Bringing dying arts alive through artistic expression

Lucknow: After the three-day All India Folk and Tribal Art Camp, the folk art festival, the exhibition of the artefacts made in the camp was organized  at Saraka Art Gallery of Saraka Hotel located on Mall Avenue of the city. The exhibition was inaugurated and all the artists were honored by the chief guest Padmashree Dr. Vidya Vindu Singh (senior folk litterateur) and Prof. Mandvi Singh (Vice Chancellor, Bhatkhande Sanskriti Vishwavidyalaya, Lucknow). On this occasion, Padmashree Vidya Vindu Singh said that these arts are alive. We all should come forward to Both encouraged them. To keep these arts alive, they should be encouraged and the artists should also get their basic facilities. There is a need to enhance and decorate them. These arts are connected with our life and traditions.

The new generation should learn it, only then this art will be able to progress further. In the same sequence, Prof. Mandvi Singh said that art is what makes us special. Saving the arts means saving our life and culture. The confluence of all arts is the same. All together represent our culture. This effort to bring forward art and artists is quite commendable.

Curator Dr. Vandana Sehgal said that every state of India has its own special style and method of art which is known as folk art. Apart from folk art, there is another form of traditional art which is prevalent among different tribes and rural people. It is classified as tribal art. The folk and tribal arts of India, despite being very traditional and simple, are so alive and impressive that they automatically give an idea of ​​the rich heritage of the country.

The traditional arts or crafts associated with our cultural roots are gradually dying out as the context is disappearing with new ethos and new technology in modern times. This art is a way of life. As the way of life is changing, the need for these creations is also increasing. This camp is an effort to bring endangered arts, crafts and their artists to the fore.

While giving details of the exhibition, arts curators Bhupendra Asthana and Ratnapriya Kant said that in this exhibition, a total of 11 artists from four states of the country, Uttar Pradesh, Rajasthan, Assam and West Bengal, displayed their works made in different folk art styles and mediums.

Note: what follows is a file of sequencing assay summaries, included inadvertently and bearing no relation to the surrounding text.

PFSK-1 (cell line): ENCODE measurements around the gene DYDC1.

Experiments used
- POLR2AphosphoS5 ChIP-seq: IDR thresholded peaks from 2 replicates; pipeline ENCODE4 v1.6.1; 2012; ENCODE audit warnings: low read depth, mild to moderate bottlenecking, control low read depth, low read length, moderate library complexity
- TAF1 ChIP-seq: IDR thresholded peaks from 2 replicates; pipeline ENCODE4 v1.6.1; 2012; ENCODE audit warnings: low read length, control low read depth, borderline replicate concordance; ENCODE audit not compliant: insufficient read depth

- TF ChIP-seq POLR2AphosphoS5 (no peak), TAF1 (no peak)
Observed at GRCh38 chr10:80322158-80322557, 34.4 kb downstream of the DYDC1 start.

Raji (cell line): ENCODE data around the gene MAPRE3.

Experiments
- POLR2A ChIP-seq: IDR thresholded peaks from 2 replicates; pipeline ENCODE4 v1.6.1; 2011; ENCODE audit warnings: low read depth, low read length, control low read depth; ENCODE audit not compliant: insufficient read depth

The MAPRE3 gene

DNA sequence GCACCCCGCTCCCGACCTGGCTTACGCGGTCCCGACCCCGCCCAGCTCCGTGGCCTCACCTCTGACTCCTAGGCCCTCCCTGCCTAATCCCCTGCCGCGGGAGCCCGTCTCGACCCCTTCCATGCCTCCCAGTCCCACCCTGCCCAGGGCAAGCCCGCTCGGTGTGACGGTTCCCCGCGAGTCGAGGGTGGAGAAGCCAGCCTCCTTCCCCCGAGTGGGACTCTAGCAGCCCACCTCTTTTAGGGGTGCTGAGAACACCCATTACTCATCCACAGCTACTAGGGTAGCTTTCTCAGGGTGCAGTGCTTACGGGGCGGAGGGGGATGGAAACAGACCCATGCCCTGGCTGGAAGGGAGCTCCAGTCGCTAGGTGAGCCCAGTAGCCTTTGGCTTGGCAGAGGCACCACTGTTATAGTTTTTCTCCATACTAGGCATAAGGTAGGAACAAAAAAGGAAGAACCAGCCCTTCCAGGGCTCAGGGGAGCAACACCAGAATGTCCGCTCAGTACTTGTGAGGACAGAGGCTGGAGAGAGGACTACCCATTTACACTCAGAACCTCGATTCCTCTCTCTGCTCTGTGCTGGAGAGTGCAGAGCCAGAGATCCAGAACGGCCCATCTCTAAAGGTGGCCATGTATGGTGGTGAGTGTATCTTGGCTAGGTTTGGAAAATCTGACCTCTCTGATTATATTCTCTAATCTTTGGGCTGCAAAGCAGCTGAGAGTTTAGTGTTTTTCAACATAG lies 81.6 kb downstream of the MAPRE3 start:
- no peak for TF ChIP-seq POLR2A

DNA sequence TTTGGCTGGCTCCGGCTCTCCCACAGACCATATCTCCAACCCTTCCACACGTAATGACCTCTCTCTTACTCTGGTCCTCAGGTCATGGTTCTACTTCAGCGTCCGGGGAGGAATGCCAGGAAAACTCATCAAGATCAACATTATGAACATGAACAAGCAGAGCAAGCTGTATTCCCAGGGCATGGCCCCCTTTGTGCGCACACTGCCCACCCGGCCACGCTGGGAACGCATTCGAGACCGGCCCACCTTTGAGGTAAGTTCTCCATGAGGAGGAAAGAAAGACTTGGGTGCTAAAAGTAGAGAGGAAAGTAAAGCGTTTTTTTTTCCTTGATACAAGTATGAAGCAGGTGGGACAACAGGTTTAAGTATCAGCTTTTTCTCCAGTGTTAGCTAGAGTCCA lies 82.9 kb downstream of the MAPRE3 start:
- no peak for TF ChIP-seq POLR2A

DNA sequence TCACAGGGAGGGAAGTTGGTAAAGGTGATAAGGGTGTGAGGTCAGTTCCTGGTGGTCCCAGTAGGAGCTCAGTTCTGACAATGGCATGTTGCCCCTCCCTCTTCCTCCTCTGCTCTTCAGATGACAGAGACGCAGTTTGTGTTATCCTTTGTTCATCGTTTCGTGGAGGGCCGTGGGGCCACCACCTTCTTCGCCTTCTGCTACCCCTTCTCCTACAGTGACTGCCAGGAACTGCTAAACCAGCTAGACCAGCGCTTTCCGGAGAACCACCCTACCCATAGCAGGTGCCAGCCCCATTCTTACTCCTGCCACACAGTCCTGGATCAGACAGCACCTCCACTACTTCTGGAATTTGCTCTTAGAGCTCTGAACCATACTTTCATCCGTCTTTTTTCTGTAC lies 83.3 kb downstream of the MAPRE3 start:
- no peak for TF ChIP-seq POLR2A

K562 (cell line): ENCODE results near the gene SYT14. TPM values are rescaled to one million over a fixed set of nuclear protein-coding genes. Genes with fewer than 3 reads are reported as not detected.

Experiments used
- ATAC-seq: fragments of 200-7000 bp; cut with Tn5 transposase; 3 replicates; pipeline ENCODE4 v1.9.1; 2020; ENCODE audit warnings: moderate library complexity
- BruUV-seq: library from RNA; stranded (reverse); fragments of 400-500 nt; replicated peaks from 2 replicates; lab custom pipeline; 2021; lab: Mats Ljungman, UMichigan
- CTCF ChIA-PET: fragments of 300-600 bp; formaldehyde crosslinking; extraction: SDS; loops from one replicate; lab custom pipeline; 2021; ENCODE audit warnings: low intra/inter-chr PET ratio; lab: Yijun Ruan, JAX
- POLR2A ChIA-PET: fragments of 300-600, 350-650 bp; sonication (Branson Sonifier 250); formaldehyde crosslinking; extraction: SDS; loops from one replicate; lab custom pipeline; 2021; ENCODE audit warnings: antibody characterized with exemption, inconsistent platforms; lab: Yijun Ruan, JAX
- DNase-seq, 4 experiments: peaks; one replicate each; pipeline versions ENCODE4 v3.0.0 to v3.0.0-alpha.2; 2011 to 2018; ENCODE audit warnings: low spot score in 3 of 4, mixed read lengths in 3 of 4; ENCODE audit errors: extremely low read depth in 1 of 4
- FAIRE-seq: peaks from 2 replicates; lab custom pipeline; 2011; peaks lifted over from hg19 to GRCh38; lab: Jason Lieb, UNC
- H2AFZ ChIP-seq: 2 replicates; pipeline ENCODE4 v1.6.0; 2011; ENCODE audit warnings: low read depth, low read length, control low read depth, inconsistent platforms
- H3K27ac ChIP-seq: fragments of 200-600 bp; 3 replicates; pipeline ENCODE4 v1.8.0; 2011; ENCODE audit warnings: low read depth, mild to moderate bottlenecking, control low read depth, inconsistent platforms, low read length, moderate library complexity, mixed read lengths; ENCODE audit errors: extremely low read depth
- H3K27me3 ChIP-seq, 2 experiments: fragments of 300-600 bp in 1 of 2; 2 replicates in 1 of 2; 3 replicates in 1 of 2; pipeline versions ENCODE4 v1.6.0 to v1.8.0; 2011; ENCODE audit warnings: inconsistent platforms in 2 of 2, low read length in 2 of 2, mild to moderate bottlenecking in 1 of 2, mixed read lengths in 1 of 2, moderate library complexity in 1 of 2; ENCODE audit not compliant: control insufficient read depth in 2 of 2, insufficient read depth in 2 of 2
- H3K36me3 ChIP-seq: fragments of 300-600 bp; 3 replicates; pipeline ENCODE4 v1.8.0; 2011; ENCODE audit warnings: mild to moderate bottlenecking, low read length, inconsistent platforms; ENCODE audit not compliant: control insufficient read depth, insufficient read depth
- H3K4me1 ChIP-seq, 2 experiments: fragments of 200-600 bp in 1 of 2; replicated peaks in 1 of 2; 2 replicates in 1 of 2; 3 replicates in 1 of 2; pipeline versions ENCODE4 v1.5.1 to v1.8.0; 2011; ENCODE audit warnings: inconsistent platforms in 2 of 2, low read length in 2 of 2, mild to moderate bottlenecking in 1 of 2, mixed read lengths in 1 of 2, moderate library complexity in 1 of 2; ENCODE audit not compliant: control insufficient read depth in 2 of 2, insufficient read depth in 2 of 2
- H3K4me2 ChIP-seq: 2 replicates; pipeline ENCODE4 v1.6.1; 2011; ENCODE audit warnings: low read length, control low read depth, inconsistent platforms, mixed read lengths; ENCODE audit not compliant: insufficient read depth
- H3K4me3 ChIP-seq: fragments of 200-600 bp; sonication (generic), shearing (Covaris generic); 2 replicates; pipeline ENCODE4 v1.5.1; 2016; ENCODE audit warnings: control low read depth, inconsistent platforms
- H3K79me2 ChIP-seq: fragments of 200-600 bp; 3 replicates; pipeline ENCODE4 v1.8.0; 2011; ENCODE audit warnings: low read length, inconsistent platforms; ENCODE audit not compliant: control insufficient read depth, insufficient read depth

The artists included in it are Khagen Goswami from Majuli, Assam, who is an artist of Majuli Mask whose medium is bamboo, clay, cow dung and natural colors, Diganta Hazarika, a Sanchi Pat painter from Assam, who is an artist of manuscript painting and the medium is the bark of a special type of tree and natural colors, two other artists from Assam are Gandhi Paul who is an artist of saltpeter painting and his medium is terracotta plate and fabric color, while Dulal Malakar who is an artist of Solapith painting also has the medium of  paper prepared from the bark of a tree called Sola. There are 3 artists from West Bengal, including Seramuddin Chitrakar who is an artist of Patachitra and his medium is paper, cloth and natural colors. Bholanath Karmakar is the only artist of Sherpai and his medium is wood and brass, Vrindavan Chanda is a lakh doll artist, his medium is clay terracotta toys and lakh. There are also 3 artists from Rajasthan, among them Vidya Devi, a 75-year-old female artist of Mandana art, whose medium is paper and color, Dinesh Kumar Soni, an artist of Pichwai art, whose medium is cotton cloth and natural colors, Abhishek Joshi, an artist of Phad painting. And he also works through cotton cloth and natural colors and finally Ram Shabd, a native of Azamgarh, Uttar Pradesh, is a well-known senior artist of Kohbar art and his medium is paper, canvas and color.

Two coordinators of the camp, Dheeraj Yadav from Uttar Pradesh and camp coordinator Binoy Paul from Assam said that in this camp there are four types of folk art artists of different genres from Assam which are Shor Chitra from Silchar Assam, Majuli Mask from Majuli Assam, Sanchi Pat. Artists of Sola Peeth, Kohbar, Pichwai, Mandana and Phad have come from Dhubri Assam.

All these artists are preserving and keeping alive such arts which have been prevalent for many generations, despite the difficulties faced in today’s changing environment. There is a need to encourage these traditional arts to preserve them in the society. Coordinator Dheeraj Yadav said that this exhibition will remain open for art lovers to view till 30 May 2024.


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